There isn’t too much to say about the utilities tax; it’s fairly stable, with some incremental growth as the city’s population and economy grows. The B&O tax has generally seen 6-8% annual growth over the last several years, but is expected to soften through 2020 — and could shrink in a recession, as it did in the last one..

Sales tax follows a similar pattern.

Sales and B&O tax together — representing about a third of the city’s revenue base — are expected to drop down into the 3% range, approximately the local rate of inflation. That will sustain the city’s buying power, but doesn’t increase its ability to do new things.

That leaves property tax. Property tax revenue growth is capped at below CPI, with the exception of new construction. Since the city has data on construction permits issued and construction projects underway (the graphs we looked at before), it can fairly reliably predict the value of new construction over the next few years, and what the increase in property tax revenues will be. It’s still high compared to immediately post-recession, but it’s flattened out at about $10 million per year through 2020, and will likely decline beyond that. To put that in context: this year’s budget plans for about $310 million in property taxes. So again, we’re talking about an increase of around 3% a year, right around the local inflation rate.

There’s one more revenue category worth looking at: Real Estate Excise Tax, or REET. This is a tax on all real estate transaction in the city, but the tax revenues are very limited in what they can be used for: capital investments for public safety, transportation and infrastructure, mainly. It can be a lot of money, but it’s also highly volatile: every time a big office tower changes hands the city gets a big REET check, but those deals are impossible to predict.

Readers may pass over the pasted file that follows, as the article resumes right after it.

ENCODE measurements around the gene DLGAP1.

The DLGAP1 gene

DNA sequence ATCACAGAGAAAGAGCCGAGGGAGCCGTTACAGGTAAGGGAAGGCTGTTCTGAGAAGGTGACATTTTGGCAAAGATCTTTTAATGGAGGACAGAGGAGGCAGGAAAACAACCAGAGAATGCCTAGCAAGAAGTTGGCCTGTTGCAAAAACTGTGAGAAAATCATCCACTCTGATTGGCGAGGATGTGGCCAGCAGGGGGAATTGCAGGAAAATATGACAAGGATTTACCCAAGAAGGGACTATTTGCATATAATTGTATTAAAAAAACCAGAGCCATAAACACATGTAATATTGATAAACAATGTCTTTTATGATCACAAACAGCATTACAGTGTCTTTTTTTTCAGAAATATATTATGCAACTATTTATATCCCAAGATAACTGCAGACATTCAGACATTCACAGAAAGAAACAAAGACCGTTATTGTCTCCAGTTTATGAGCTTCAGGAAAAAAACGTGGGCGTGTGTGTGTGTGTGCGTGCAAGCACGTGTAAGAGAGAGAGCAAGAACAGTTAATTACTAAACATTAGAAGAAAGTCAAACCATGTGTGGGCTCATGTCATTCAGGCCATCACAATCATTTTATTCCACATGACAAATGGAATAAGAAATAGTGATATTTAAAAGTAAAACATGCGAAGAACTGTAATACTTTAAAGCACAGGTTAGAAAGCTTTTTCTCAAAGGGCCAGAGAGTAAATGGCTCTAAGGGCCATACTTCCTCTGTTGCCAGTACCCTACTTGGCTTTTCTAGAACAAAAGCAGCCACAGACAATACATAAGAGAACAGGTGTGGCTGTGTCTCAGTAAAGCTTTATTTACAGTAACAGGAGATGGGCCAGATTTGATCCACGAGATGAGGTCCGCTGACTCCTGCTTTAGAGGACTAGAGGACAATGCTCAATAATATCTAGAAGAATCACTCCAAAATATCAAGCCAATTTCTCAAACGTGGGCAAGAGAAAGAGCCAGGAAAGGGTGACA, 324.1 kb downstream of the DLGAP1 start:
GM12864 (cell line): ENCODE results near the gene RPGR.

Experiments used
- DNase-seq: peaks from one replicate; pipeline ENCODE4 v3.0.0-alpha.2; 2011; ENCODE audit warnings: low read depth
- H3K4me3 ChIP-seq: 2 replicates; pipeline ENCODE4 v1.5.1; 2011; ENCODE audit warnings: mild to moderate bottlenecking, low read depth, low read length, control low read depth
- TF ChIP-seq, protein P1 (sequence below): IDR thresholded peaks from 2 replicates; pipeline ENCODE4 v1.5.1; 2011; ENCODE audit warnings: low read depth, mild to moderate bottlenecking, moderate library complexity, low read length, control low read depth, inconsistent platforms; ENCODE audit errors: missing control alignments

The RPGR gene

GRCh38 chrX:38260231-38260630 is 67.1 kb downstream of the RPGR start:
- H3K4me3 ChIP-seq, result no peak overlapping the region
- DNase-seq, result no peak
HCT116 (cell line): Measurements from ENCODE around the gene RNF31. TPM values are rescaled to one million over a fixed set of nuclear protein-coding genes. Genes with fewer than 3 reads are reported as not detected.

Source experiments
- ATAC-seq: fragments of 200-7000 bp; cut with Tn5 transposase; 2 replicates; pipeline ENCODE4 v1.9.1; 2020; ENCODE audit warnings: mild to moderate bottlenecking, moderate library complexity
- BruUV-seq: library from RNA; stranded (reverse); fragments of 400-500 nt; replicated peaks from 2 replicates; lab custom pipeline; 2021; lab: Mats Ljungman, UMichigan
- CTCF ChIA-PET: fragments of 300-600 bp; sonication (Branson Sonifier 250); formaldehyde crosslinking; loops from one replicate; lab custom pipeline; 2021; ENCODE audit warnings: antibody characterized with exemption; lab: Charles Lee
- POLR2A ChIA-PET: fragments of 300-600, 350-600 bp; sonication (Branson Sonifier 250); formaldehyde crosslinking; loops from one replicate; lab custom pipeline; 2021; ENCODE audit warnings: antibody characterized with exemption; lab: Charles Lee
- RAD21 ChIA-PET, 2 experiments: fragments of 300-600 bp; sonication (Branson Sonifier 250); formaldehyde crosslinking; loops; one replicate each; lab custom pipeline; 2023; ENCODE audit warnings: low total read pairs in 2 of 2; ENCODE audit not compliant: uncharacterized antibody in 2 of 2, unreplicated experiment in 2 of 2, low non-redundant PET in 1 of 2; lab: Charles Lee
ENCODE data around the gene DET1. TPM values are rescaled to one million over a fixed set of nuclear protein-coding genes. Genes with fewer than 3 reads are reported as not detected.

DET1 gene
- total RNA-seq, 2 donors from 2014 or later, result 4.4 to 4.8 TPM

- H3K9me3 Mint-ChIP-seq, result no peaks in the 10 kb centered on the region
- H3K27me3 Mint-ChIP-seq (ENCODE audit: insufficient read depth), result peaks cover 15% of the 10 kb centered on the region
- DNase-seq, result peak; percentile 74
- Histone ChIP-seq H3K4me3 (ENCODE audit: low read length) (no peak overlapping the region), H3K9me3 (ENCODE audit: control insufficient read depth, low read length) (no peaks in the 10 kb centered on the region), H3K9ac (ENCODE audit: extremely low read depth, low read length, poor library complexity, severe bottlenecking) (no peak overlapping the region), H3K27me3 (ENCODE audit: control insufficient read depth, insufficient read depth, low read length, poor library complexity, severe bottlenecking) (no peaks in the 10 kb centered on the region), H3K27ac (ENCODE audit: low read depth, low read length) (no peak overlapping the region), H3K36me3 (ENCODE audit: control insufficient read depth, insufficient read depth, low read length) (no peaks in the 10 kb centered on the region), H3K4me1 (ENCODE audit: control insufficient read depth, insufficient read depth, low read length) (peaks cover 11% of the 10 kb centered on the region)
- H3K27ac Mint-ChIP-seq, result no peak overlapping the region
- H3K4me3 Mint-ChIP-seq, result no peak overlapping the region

The city has done pretty well with REET windfalls the  past few years, and with foreknowledge of when major construction projects will complete it is making some predictions about REET revenues for the next two, but the upside isn’t huge and the downside could be dramatic.

You may have noticed that construction is a recurring theme when looking at the city’s revenues. The City Budget Office noticed this too, and has pointed out that Seattle is particularly exposed to a downturn in the construction industry. It figures that this year $155 million of city revenues from multiple sources are tied to construction. Seattle has benefited tremendously from the construction boom, as you can see below, but it’s a cyclical industry and what goes up must come down.

When we put all of this together, the city’s tax revenue growth is expected to be close to inflation for the next two years. That’s bad news for anyone who wants to launch a new program: revenues will sustain current spending, but little more.

You can see from the graph below that the vast majority of revenue growth over the past few years has been from the four big sources; everything else is pretty much pocket change, with the exception of the “other tax” category, which includes the recently-enacted sweetened-beverage tax and short-term rental tax. The sweetened-beverage tax has outperformed its original predictions; it was expected to depress consumption of sweetened beverages, but has not had that effect (and other cities such as Philadelphia have seen the same result).

So that’s the big picture. The city predicts 6% general fund revenue growth in 2019, and about 2% in 2020. Without any new revenue sources (and the Mayor hasn’t proposed any), there simply isn’t a lot of new money to spend. And the situation may get worse in 2021 and beyond if the widely-predicted recession arrives on schedule.

Next: we’ll look at what changes the Mayor is proposing on the spending side.


One comment

  1. Solid and comprehensive take — looking forward to “spending” article.